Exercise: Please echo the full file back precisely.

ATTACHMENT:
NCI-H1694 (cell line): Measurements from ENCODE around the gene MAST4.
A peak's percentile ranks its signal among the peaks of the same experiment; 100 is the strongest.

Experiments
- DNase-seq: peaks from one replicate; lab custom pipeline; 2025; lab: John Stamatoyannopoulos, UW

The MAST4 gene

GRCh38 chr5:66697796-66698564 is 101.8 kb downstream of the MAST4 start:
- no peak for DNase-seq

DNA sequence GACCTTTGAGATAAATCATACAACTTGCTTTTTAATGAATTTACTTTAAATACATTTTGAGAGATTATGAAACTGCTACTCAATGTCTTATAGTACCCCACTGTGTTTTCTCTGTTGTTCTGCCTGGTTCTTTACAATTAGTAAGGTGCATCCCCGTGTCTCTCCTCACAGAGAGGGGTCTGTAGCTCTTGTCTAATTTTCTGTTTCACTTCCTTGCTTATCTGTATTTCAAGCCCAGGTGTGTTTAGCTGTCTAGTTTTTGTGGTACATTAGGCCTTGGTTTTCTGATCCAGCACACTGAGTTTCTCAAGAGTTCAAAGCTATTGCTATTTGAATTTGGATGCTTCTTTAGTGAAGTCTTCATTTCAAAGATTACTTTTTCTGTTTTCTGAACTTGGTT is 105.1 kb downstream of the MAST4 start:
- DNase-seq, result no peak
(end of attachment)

NCI-H1694 (cell line): Measurements from ENCODE around the gene MAST4.
A peak's percentile ranks its signal among the peaks of the same experiment; 100 is the strongest.

Experiments
- DNase-seq: peaks from one replicate; lab custom pipeline; 2025; lab: John Stamatoyannopoulos, UW

The MAST4 gene

GRCh38 chr5:66697796-66698564 is 101.8 kb downstream of the MAST4 start:
- no peak for DNase-seq

DNA sequence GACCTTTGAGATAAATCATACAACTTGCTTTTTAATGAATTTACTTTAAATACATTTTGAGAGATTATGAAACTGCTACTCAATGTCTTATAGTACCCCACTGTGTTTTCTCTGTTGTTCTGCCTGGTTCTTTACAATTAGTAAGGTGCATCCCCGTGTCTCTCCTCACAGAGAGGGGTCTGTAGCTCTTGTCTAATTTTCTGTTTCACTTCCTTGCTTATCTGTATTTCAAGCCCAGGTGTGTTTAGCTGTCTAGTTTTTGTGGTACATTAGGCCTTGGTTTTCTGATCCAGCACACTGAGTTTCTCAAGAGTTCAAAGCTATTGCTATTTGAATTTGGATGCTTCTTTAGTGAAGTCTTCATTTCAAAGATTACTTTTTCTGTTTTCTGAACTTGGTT is 105.1 kb downstream of the MAST4 start:
- DNase-seq, result no peak